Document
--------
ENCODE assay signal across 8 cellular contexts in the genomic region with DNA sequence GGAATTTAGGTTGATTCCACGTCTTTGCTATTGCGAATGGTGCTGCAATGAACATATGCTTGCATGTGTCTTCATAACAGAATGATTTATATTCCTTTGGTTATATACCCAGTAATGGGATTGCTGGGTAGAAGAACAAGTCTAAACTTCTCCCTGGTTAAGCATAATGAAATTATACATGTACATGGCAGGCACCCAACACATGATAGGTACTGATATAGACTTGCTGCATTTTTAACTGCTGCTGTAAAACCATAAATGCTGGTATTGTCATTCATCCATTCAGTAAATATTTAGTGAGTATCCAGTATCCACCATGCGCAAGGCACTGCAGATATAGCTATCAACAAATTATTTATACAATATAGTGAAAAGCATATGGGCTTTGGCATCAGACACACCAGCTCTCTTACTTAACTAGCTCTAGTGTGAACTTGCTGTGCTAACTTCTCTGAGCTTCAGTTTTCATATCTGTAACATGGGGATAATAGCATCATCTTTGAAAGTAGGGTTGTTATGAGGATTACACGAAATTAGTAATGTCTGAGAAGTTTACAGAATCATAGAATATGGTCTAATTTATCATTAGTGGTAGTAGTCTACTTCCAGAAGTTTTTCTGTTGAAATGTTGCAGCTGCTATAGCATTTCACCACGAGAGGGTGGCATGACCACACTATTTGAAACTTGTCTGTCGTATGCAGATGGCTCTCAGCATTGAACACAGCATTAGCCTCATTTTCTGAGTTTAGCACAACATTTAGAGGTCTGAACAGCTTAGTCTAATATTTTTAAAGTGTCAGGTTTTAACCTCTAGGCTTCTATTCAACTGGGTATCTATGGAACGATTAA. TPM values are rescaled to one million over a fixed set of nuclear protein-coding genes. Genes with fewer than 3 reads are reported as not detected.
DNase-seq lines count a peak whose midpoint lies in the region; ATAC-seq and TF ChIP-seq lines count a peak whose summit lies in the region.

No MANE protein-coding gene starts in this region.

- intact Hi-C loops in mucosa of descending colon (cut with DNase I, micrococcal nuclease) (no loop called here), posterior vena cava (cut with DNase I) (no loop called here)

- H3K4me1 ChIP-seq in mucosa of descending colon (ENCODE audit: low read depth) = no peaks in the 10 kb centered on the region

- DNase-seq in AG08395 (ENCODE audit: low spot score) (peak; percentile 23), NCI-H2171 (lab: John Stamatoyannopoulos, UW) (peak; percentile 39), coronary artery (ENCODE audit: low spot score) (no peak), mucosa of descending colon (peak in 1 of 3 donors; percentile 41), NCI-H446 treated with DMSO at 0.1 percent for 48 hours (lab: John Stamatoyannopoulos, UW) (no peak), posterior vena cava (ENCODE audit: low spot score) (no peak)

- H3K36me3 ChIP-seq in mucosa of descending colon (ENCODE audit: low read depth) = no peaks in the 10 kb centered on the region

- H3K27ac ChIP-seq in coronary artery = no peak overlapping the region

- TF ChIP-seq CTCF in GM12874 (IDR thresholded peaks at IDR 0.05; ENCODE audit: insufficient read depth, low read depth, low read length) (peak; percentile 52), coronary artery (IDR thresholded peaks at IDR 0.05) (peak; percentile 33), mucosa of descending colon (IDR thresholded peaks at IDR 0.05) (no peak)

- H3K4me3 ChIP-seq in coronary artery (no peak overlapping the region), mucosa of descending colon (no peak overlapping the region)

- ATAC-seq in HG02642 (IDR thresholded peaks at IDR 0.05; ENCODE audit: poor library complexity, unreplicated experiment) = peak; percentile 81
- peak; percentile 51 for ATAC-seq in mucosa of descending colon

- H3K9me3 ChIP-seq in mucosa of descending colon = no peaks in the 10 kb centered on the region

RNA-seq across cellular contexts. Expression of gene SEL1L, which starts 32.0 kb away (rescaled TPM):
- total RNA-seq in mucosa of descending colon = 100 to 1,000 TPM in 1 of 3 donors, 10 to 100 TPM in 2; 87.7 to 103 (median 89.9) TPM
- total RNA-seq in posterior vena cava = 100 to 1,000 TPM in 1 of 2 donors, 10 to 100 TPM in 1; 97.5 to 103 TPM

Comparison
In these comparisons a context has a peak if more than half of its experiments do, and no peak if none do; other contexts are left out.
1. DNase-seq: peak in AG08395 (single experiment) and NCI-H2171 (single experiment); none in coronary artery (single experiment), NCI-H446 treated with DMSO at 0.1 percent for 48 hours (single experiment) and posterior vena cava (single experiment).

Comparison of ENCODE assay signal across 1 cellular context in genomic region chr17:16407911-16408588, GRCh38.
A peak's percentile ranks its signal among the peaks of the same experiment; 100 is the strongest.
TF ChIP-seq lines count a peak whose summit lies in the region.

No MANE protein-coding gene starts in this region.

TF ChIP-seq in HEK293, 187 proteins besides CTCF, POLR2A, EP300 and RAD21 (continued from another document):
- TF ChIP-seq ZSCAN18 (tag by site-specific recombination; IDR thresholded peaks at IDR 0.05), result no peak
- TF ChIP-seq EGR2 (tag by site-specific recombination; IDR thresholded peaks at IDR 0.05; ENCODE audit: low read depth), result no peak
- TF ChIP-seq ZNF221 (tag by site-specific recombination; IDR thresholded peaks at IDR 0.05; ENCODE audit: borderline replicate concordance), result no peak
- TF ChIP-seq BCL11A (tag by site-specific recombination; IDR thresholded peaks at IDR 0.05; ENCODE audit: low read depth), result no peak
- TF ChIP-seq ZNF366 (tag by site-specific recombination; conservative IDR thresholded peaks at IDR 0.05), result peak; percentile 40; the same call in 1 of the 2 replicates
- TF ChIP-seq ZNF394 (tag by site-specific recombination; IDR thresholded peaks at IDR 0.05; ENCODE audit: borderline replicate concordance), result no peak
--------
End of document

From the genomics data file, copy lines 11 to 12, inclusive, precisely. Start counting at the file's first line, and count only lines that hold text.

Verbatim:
- ATAC-seq in HG02642 (IDR thresholded peaks at IDR 0.05; ENCODE audit: poor library complexity, unreplicated experiment) = peak; percentile 81
- peak; percentile 51 for ATAC-seq in mucosa of descending colon